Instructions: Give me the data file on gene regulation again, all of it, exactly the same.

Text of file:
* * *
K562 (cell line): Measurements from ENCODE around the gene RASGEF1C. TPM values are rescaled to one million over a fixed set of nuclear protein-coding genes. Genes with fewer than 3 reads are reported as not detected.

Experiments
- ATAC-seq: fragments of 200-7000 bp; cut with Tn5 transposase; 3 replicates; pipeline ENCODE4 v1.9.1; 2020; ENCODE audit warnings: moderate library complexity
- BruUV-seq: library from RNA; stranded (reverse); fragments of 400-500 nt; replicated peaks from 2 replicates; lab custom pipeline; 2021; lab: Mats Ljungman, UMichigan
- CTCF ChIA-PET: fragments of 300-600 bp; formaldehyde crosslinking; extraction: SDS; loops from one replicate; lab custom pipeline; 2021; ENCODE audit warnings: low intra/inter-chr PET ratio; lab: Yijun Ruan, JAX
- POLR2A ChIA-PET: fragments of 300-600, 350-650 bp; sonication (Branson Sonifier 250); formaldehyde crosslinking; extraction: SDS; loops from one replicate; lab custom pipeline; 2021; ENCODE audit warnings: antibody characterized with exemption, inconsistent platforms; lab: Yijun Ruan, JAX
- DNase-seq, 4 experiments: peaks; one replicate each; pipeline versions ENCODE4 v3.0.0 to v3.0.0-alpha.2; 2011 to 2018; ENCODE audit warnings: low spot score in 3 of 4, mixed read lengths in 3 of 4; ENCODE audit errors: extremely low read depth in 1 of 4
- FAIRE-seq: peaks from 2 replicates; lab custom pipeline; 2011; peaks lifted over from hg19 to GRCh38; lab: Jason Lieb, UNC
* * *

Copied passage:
K562 (cell line): Measurements from ENCODE around the gene RASGEF1C. TPM values are rescaled to one million over a fixed set of nuclear protein-coding genes. Genes with fewer than 3 reads are reported as not detected.

Experiments
- ATAC-seq: fragments of 200-7000 bp; cut with Tn5 transposase; 3 replicates; pipeline ENCODE4 v1.9.1; 2020; ENCODE audit warnings: moderate library complexity
- BruUV-seq: library from RNA; stranded (reverse); fragments of 400-500 nt; replicated peaks from 2 replicates; lab custom pipeline; 2021; lab: Mats Ljungman, UMichigan
- CTCF ChIA-PET: fragments of 300-600 bp; formaldehyde crosslinking; extraction: SDS; loops from one replicate; lab custom pipeline; 2021; ENCODE audit warnings: low intra/inter-chr PET ratio; lab: Yijun Ruan, JAX
- POLR2A ChIA-PET: fragments of 300-600, 350-650 bp; sonication (Branson Sonifier 250); formaldehyde crosslinking; extraction: SDS; loops from one replicate; lab custom pipeline; 2021; ENCODE audit warnings: antibody characterized with exemption, inconsistent platforms; lab: Yijun Ruan, JAX
- DNase-seq, 4 experiments: peaks; one replicate each; pipeline versions ENCODE4 v3.0.0 to v3.0.0-alpha.2; 2011 to 2018; ENCODE audit warnings: low spot score in 3 of 4, mixed read lengths in 3 of 4; ENCODE audit errors: extremely low read depth in 1 of 4
- FAIRE-seq: peaks from 2 replicates; lab custom pipeline; 2011; peaks lifted over from hg19 to GRCh38; lab: Jason Lieb, UNC